Post 11 Feb 2012, 13:08
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Tomasz Grysztar



Joined: 16 Jun 2003
Posts: 7782
Location: Kraków, Poland
Tomasz Grysztar
l_inc wrote:
If you specify a subset of possible language constructions, then there should be an error when working with constructions outside of this subset.
There is no such rule. If you use constructions whose behavior is not defined by specification, it is exactly as it is: undefined behavior.

l_inc wrote:
Why does "if repeat" (Tests 2 and 3) compile at all? "repeat" is here an unexpected token under any conditions.
Assembler directives count among the "instruction mnemonic" category, so it is valid to use them in "eqtype" expression. Perhaps the documentation is not specific enough here. You can even do "if if eqtype while" and it is valid.

l_inc wrote:
Now to the tests with "not" (Tests 9 and 10). Your list specifies instruction mnemonics as comparable tokens. So I expect also "not" to be comparable. But here you treat "not" as a beginning of a numeric expression and at the same time "and" (which can also be a numeric expression part) as an instruction. If you say, that that's because "and" is invalid at the beginning of a numeric expression, than why even parenthesizing "not" does not allow it to be compared as an instruction mnemonic? "not" would be in the same way invalid at the end of a numeric expression. For this reason also 9 should either return an error ("expected expression") or treat "not" as an instruction mnemonic.
I believe you answered your own question. "and" cannot occur at the beginning of a numeric expression, so when parser sees alone "and", it interprets it as instruction, while "not", even in parentheses, can start the numeric expression, and parser tries to get an expression if only it sees a chance. The ambiguity is a problem here - perhaps some special handling could be added to make parser more willing to see the instruction mnemonic if the expression seems obviously wrong - but I cannot promise anything.

l_inc wrote:
And the last comment to complete expressions. Tests 4 and 5 are not quite good examples, but their only difference should show, there's a flaw with unary operators. For example, "[+not x]" is not considered as a valid address expression (in this case at least comparing it should return an error), but "[-not x]" is a valid expression.
Yes, it seems that there is a bug, but it's not related to "eqtype" operation. For example "dq + not 1" should assemble, but it does not - I will look into it.
Post 11 Feb 2012, 15:49
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l_inc



Joined: 23 Oct 2009
Posts: 881
l_inc
Quote:
There is no such rule. If you use constructions whose behavior is not defined by specification, it is exactly as it is: undefined behavior.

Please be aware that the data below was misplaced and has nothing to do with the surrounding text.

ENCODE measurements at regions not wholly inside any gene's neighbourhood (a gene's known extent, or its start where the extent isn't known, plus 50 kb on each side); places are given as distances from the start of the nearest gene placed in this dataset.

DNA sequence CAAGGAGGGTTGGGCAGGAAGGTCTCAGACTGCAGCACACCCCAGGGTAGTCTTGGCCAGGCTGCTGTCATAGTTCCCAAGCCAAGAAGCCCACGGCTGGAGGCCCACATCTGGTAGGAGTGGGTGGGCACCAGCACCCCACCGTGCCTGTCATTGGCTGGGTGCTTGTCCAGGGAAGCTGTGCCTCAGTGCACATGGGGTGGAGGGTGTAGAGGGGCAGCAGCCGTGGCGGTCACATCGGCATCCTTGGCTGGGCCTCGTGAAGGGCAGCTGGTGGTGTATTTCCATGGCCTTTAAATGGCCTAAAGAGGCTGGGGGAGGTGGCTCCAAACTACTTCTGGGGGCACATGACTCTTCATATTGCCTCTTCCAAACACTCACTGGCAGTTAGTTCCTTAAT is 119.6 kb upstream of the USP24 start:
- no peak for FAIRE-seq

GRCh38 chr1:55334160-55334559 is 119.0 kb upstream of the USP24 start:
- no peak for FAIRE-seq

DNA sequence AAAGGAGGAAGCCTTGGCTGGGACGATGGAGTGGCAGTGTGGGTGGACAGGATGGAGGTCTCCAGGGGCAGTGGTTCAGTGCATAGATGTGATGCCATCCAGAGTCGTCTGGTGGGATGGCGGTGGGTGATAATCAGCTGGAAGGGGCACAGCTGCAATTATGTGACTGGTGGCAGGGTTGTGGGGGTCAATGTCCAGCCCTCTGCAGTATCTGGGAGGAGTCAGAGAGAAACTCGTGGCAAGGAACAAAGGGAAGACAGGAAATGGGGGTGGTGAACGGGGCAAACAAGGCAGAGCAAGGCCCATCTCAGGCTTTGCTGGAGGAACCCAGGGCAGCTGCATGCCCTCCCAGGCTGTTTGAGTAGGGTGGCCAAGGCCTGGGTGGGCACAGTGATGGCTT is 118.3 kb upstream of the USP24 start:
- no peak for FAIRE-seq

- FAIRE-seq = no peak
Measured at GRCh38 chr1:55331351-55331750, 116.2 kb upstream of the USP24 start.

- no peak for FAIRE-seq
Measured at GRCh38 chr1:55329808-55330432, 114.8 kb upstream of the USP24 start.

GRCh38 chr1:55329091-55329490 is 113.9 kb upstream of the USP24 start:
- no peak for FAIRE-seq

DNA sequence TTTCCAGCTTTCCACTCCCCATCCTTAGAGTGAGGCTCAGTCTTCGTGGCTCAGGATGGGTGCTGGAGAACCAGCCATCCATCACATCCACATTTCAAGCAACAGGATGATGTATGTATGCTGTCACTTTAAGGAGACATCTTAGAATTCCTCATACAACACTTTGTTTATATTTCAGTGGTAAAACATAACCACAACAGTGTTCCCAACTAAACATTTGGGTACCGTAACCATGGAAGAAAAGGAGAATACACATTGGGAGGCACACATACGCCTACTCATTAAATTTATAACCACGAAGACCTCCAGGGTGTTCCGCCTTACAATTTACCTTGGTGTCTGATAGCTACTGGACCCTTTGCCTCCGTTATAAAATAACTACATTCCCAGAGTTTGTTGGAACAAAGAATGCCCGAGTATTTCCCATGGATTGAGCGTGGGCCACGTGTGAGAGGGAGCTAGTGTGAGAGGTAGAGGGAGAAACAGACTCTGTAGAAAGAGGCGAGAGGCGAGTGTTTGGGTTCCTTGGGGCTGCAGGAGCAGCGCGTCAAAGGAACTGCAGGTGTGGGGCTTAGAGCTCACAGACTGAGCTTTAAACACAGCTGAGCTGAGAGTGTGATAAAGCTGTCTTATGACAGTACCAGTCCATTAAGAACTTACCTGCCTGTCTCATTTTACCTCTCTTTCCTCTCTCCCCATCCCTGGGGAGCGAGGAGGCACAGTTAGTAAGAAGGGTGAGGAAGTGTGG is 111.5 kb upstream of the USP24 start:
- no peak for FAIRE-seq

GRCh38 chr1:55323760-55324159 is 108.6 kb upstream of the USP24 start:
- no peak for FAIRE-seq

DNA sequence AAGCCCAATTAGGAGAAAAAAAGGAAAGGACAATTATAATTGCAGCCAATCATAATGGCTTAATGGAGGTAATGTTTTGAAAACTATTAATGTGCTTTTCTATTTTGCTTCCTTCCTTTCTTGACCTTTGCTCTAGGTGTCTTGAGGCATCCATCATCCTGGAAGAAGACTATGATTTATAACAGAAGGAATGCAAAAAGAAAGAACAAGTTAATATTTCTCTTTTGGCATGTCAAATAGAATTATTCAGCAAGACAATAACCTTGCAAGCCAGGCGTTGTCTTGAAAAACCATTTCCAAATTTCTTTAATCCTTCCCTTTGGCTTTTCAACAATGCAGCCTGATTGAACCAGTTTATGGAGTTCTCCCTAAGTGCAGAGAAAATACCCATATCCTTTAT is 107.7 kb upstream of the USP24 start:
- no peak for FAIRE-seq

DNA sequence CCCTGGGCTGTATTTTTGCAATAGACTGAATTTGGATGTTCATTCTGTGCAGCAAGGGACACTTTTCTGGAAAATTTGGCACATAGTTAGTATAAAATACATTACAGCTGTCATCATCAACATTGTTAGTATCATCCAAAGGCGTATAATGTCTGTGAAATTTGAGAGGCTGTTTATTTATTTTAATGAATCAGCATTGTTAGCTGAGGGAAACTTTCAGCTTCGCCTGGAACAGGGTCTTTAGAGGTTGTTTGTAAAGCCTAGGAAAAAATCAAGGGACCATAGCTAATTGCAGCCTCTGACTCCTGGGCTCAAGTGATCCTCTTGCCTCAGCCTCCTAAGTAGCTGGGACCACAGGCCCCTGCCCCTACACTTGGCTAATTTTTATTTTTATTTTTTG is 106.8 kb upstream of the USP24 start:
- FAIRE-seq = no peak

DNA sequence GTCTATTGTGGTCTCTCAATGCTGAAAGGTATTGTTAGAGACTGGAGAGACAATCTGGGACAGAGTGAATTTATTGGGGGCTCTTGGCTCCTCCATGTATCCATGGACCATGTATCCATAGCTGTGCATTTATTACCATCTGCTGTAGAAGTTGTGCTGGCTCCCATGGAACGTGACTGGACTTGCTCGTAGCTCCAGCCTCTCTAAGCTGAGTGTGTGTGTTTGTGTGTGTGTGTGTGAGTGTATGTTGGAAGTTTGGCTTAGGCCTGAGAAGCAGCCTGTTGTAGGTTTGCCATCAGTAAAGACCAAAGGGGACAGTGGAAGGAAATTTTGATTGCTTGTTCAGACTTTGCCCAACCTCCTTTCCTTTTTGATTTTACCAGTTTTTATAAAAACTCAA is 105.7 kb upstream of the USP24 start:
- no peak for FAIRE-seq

That's a very comfortable viewpoint, but there is such rule. Otherwise any typo should result in undefined behaviour. E.g., unintentional miv eax,ebx and you get a sysenter instead. That would be a horrible language.
Quote:
Assembler directives count among the "instruction mnemonic" category, so it is valid to use them in "eqtype" expression.

Oh. Then it would be a problem to document, what "instruction mnemonics" can be compared with eqtype and what can not. That's cool I can do if if eqtype while, but why is this better, than if times eqtype while?
Quote:
Yes, it seems that there is a bug, but it's not related to "eqtype" operation.

It's not, but getting a compilation error is anyway better, than hours and days of debugging resulting from undefined behaviour which appears only in context of eqtype.

And I'd like to ask one more question about eqtype which is however a little bit offtopic. Are relocatable labels also of the same type as other numeric expressions? I assume, you say yes. But my humble opinion, they should be a separate type. Because otherwise we don't have any way in fasm to determine, whether a label (or a numeric constant or even an expression) is relocatable, and usage rules for relocatable expressions are a lot more restrictive, than for other numeric expressions. Well... I could show situations, where it's absolutely necessary to distinguish relocatable expressions.
Post 11 Feb 2012, 18:52
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Tomasz Grysztar



Joined: 16 Jun 2003
Posts: 7782
Location: Kraków, Poland
Tomasz Grysztar
l_inc wrote:
Quote:
There is no such rule. If you use constructions whose behavior is not defined by specification, it is exactly as it is: undefined behavior.

That's a very comfortable viewpoint, but there is such rule. Otherwise any typo should result in undefined behaviour. E.g., unintentional miv eax,ebx and you get a sysenter instead. That would be a horrible language.